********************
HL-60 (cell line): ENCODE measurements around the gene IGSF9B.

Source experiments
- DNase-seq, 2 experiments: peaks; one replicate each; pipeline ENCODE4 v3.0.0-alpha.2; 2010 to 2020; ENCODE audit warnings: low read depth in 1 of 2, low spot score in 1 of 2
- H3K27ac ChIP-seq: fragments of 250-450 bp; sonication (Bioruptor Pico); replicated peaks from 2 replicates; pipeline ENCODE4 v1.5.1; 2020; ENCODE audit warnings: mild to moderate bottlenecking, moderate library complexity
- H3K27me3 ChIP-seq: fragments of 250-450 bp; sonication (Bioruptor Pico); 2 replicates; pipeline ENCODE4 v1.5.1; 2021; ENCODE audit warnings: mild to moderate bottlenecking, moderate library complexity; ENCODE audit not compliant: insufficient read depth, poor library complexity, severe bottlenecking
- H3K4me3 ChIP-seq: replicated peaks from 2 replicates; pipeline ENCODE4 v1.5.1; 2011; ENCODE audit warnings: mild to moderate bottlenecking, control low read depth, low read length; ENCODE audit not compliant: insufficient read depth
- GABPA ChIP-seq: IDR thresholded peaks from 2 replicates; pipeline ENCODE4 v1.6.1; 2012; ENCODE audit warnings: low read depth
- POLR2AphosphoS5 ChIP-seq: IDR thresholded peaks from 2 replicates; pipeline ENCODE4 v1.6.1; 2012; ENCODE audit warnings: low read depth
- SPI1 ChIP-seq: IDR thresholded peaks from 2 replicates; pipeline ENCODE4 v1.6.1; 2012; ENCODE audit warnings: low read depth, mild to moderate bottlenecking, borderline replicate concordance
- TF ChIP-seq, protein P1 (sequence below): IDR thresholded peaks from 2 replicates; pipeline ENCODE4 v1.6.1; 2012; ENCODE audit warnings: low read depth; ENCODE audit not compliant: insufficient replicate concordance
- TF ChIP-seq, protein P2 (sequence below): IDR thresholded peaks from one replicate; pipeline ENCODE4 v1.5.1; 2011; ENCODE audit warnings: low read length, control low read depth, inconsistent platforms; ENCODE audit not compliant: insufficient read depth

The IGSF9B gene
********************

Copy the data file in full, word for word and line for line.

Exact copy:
HL-60 (cell line): ENCODE measurements around the gene IGSF9B.

Source experiments
- DNase-seq, 2 experiments: peaks; one replicate each; pipeline ENCODE4 v3.0.0-alpha.2; 2010 to 2020; ENCODE audit warnings: low read depth in 1 of 2, low spot score in 1 of 2
- H3K27ac ChIP-seq: fragments of 250-450 bp; sonication (Bioruptor Pico); replicated peaks from 2 replicates; pipeline ENCODE4 v1.5.1; 2020; ENCODE audit warnings: mild to moderate bottlenecking, moderate library complexity
- H3K27me3 ChIP-seq: fragments of 250-450 bp; sonication (Bioruptor Pico); 2 replicates; pipeline ENCODE4 v1.5.1; 2021; ENCODE audit warnings: mild to moderate bottlenecking, moderate library complexity; ENCODE audit not compliant: insufficient read depth, poor library complexity, severe bottlenecking
- H3K4me3 ChIP-seq: replicated peaks from 2 replicates; pipeline ENCODE4 v1.5.1; 2011; ENCODE audit warnings: mild to moderate bottlenecking, control low read depth, low read length; ENCODE audit not compliant: insufficient read depth
- GABPA ChIP-seq: IDR thresholded peaks from 2 replicates; pipeline ENCODE4 v1.6.1; 2012; ENCODE audit warnings: low read depth
- POLR2AphosphoS5 ChIP-seq: IDR thresholded peaks from 2 replicates; pipeline ENCODE4 v1.6.1; 2012; ENCODE audit warnings: low read depth
- SPI1 ChIP-seq: IDR thresholded peaks from 2 replicates; pipeline ENCODE4 v1.6.1; 2012; ENCODE audit warnings: low read depth, mild to moderate bottlenecking, borderline replicate concordance
- TF ChIP-seq, protein P1 (sequence below): IDR thresholded peaks from 2 replicates; pipeline ENCODE4 v1.6.1; 2012; ENCODE audit warnings: low read depth; ENCODE audit not compliant: insufficient replicate concordance
- TF ChIP-seq, protein P2 (sequence below): IDR thresholded peaks from one replicate; pipeline ENCODE4 v1.5.1; 2011; ENCODE audit warnings: low read length, control low read depth, inconsistent platforms; ENCODE audit not compliant: insufficient read depth

The IGSF9B gene